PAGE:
EMDR For Veterans and Their
Families


 

“I wanted to thank EMDR for helping my son.  I was grasping for something to help him recover from his time spent in Iraq and as his mom, knew not what to do.  EMDR was referred to me by a dear friend and I put my faith in it.  I saw my son for the first time since his initial visit with you and he is a changed man.  He has color in his face and the shallow, pale, distraught look is gone.  EMDR gave me back my son.  Thank you!  I wanted you to know that this procedure has helped save a young soul from a lifetime of problems.” SK

This program is dedicated to helping military veterans find out about and access the benefits of EMDR Processing to get relief from their wartime experiences.  We also want to get the word out to family members of veterans, as well as First Responders.

What Vets should get help using EMDR?

  All vets from any war probably need help with finding better ways to cope with the stresses of their wartime experiences.  Problems such as an exaggerated startle response, nightmares, anger and agitation can all be helped through the use of EMDR counseling.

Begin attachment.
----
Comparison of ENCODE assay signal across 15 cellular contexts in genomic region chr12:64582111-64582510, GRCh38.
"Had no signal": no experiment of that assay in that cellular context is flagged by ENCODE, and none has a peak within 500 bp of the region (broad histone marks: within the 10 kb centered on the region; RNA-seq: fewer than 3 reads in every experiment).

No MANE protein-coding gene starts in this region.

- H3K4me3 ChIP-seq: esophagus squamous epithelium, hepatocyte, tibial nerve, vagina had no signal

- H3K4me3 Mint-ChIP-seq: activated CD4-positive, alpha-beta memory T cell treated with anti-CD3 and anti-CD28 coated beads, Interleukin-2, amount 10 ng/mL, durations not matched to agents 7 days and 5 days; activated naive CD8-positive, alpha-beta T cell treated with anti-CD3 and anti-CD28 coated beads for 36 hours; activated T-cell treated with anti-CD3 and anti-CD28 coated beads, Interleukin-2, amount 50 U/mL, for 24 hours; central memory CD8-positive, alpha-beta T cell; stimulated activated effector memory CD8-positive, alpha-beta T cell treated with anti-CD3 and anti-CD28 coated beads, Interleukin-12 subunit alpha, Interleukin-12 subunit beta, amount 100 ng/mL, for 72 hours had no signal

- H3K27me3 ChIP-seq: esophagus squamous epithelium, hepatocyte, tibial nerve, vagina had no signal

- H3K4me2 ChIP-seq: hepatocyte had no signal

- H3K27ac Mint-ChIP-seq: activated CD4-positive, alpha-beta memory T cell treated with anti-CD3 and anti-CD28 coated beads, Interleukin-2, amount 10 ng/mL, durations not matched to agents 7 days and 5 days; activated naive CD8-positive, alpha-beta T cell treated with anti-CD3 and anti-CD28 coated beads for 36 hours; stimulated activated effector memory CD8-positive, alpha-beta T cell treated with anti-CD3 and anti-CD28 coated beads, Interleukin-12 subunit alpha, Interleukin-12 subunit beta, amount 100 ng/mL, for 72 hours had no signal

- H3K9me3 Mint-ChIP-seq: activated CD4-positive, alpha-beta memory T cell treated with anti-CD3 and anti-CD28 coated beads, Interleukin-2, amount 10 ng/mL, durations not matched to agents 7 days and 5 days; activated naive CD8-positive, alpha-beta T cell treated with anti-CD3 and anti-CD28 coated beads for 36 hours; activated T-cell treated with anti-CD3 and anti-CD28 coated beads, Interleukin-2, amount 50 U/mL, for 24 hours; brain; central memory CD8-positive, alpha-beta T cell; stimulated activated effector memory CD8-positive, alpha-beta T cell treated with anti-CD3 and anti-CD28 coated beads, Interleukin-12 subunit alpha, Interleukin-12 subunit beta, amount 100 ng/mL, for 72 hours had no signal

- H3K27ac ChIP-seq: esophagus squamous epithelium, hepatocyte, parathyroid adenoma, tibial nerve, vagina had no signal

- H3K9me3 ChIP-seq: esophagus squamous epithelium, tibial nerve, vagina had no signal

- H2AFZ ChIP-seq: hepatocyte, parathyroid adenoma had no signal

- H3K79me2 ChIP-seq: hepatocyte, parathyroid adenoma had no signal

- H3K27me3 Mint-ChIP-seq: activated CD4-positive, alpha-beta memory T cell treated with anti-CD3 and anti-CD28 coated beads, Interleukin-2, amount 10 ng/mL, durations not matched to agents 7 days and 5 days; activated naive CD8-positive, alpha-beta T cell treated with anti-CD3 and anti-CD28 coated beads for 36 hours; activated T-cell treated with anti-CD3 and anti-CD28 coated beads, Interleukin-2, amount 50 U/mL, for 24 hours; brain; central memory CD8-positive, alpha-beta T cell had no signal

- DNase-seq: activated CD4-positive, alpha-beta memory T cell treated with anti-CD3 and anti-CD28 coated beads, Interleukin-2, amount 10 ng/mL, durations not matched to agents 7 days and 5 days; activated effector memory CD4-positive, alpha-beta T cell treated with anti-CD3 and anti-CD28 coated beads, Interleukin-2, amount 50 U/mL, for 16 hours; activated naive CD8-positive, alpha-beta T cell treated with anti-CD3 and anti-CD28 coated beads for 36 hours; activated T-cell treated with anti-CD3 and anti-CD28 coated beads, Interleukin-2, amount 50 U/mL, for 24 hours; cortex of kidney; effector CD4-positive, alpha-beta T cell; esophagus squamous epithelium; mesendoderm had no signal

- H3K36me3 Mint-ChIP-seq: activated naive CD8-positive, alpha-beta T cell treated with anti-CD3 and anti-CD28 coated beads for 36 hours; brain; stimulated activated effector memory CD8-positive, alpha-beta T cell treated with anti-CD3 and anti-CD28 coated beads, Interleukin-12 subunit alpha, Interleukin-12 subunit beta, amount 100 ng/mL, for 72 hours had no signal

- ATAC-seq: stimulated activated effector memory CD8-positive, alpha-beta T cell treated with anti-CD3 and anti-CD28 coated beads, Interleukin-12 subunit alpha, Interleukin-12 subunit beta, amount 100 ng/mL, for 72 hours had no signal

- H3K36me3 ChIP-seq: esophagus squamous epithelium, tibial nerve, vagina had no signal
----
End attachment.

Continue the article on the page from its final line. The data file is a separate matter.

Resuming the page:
What about family members?

  Family members of combat Veterans and First Responders also experience severe stress and suffer from PTSD.  They need to know about EMDR so they can get they relief they need, as well.

What about First Responders?

  First Responders are people who arrive first at the scene of emergency, crises situations.  They can be Firemen, Police officers and/or Para-medics.  After a long enough time in a job like that, the bad memories will start to accumulate and start to get triggered more easily, and the effects will be increased drinking, even more anger, irrational behavior and generally not getting along as well as you know that you can.

  First Responders would also include dispatchers and office support personnel.  Being involved in a trauma in any capacity can cause your nervous system to increase production of the chemicals that cause the brain to start storing the memories (emotions, body sensations, thoughts) implicitly.

  When memories are stored as ‘implicit memories’ they are immediately accessible and easily triggered.  When they are triggered, they are retrieved in the original form, such as, emotions (fear,anger or grief), body sensations (tightness, tension, nervous stomach) or thoughts (unfairness, self-depreciating, or awareness of existential aloneness).